As of Thursday, February 22, 2018
Delivering on its usual promise of independent lines and unique pieces, Pool offered alternatives to the mainstream brands that exhibited in other areas. The show included collaborations by Next Level Apparel with AKA at a live screen-printing booth and a custom-pocket-tee session by QMULATIVE. Next Level Apparel’s live screen-printing initiative also commemorated the introduction of its Made in America collection.
Throughout the space at the Mandalay Bay Convention Center in Las Vegas, different brands shared stories regarding how they support initiatives that ranged from social to political. Yet, many companies were focused on a common issue—sustainable manufacturing and sourcing in fashion.
“This is our very first time showing, so we really didn’t know what to expect, but I am very pleasantly surprised at the reaction to not only eco fashion but also the fact that it is ethical and socially conscious,” said Melanie Pederson, owner and designer at Free Reign, a line of easy unisex basics and accessories for adults and children.
The only drawback that Pederson noticed was that her brand didn’t fit into every price point, but as a line that didn’t fall within the fast-fashion category, she didn’t mind this position in a certain niche. Walking through the aisles, attendees wanted to know more about the inspiration that drove designers to launch their lines.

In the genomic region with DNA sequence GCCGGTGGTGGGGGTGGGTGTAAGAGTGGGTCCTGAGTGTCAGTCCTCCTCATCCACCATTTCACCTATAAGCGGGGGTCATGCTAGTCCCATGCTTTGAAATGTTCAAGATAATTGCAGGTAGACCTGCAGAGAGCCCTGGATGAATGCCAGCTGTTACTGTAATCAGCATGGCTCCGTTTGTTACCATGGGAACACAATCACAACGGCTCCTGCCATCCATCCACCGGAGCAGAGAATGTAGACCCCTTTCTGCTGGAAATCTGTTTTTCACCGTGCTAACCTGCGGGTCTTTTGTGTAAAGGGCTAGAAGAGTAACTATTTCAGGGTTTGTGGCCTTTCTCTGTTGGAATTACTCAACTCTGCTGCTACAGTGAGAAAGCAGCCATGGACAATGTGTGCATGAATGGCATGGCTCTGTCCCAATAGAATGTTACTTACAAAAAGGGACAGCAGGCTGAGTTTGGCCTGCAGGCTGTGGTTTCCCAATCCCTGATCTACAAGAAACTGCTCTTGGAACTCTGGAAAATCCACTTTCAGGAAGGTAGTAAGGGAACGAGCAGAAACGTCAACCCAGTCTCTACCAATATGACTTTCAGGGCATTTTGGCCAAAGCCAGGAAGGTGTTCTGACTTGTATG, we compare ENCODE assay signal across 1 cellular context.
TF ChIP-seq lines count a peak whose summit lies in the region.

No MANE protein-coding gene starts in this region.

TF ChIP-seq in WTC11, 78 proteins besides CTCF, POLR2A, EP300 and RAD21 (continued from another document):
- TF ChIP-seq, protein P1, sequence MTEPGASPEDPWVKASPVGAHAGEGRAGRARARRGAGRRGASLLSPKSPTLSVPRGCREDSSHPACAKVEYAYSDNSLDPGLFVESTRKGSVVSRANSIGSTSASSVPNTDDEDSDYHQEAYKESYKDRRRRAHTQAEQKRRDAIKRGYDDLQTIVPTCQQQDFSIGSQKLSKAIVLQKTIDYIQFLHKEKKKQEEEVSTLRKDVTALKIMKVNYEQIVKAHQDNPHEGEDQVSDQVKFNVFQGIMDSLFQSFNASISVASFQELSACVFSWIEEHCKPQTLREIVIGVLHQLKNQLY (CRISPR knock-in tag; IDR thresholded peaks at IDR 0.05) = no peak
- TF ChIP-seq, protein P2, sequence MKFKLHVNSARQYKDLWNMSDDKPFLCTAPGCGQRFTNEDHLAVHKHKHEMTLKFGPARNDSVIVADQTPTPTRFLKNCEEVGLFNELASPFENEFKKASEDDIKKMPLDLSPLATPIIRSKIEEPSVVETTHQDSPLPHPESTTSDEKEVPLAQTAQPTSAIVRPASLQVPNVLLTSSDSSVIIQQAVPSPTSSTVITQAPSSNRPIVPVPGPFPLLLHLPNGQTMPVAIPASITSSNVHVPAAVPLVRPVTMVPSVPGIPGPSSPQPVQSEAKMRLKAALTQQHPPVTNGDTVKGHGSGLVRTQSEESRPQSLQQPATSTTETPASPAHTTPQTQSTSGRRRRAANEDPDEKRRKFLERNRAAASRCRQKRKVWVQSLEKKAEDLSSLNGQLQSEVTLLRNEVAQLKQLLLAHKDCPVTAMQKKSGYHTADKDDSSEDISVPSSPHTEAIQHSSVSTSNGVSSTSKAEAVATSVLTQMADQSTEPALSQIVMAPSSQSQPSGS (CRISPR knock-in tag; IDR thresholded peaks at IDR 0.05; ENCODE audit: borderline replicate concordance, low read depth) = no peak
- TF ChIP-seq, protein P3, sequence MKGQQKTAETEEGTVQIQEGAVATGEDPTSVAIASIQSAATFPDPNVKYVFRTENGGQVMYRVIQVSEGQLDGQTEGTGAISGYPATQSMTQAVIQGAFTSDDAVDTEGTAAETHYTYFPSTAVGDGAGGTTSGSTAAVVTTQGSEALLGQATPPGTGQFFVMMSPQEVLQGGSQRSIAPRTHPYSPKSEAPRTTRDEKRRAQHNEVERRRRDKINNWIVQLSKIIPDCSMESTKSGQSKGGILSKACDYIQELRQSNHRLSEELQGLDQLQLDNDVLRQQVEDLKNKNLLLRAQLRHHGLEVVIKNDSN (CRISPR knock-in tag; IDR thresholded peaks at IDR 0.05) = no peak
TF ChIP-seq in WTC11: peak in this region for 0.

“I think it’s so interesting to find out what is behind a brand,” said Marcia Meyer, founder and chief executive officer of The Be Kind People Project. “People can do it just for other reasons, and I found, over the years, when someone has a unified social stance that is not the sort of thing that comes from ‘Oh, let’s make a bundle of money.’ There is something behind it.”
Representatives for the sustainable brands at Pool welcomed opportunities to discuss how their pieces were different from the fast-fashion that has dominated the market for many years. These brands also used the show as a platform to introduce company expansion into new lines.
“We really wanted to reach out to the right buyers when we expanded our menswear line and ball-cap line, so we decided to come back and launch that here at Pool,” explained Jacob Wollner, operations director of Flipside Hats, which uses reclaimed fabric to manufacture its pieces. “The market has been somewhat conservative but very optimistic, and people are putting pen down and writing orders.”
The show closed with the announcement of the “Best Booth Merchandising Award” winners, who will receive a complimentary booth at the August show. It was awarded to leatherworkers Made in Mayhem and jewelry maker We Are All Smith, which shared one space.